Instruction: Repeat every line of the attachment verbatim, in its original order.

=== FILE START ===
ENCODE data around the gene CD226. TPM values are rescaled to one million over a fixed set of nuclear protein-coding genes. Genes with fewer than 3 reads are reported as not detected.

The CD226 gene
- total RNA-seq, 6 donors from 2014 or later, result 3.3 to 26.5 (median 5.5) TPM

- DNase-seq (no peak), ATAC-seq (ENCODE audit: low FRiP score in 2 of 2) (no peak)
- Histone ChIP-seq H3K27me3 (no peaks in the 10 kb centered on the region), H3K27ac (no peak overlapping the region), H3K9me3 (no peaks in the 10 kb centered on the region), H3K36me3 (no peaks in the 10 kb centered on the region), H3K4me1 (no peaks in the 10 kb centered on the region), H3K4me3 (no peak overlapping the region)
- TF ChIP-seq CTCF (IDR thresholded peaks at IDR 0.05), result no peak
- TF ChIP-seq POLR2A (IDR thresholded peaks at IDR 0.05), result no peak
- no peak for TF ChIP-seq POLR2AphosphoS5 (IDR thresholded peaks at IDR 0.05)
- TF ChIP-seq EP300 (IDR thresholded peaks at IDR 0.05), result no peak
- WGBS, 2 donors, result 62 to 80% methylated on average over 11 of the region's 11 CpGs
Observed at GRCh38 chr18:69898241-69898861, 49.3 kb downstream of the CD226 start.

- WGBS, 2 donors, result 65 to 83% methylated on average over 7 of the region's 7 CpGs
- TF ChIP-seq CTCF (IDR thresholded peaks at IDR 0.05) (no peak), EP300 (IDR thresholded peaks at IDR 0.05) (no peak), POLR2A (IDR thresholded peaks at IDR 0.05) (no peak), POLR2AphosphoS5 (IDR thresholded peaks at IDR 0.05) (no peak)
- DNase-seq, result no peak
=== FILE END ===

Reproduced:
ENCODE data around the gene CD226. TPM values are rescaled to one million over a fixed set of nuclear protein-coding genes. Genes with fewer than 3 reads are reported as not detected.

The CD226 gene
- total RNA-seq, 6 donors from 2014 or later, result 3.3 to 26.5 (median 5.5) TPM

- DNase-seq (no peak), ATAC-seq (ENCODE audit: low FRiP score in 2 of 2) (no peak)
- Histone ChIP-seq H3K27me3 (no peaks in the 10 kb centered on the region), H3K27ac (no peak overlapping the region), H3K9me3 (no peaks in the 10 kb centered on the region), H3K36me3 (no peaks in the 10 kb centered on the region), H3K4me1 (no peaks in the 10 kb centered on the region), H3K4me3 (no peak overlapping the region)
- TF ChIP-seq CTCF (IDR thresholded peaks at IDR 0.05), result no peak
- TF ChIP-seq POLR2A (IDR thresholded peaks at IDR 0.05), result no peak
- no peak for TF ChIP-seq POLR2AphosphoS5 (IDR thresholded peaks at IDR 0.05)
- TF ChIP-seq EP300 (IDR thresholded peaks at IDR 0.05), result no peak
- WGBS, 2 donors, result 62 to 80% methylated on average over 11 of the region's 11 CpGs
Observed at GRCh38 chr18:69898241-69898861, 49.3 kb downstream of the CD226 start.

- WGBS, 2 donors, result 65 to 83% methylated on average over 7 of the region's 7 CpGs
- TF ChIP-seq CTCF (IDR thresholded peaks at IDR 0.05) (no peak), EP300 (IDR thresholded peaks at IDR 0.05) (no peak), POLR2A (IDR thresholded peaks at IDR 0.05) (no peak), POLR2AphosphoS5 (IDR thresholded peaks at IDR 0.05) (no peak)
- DNase-seq, result no peak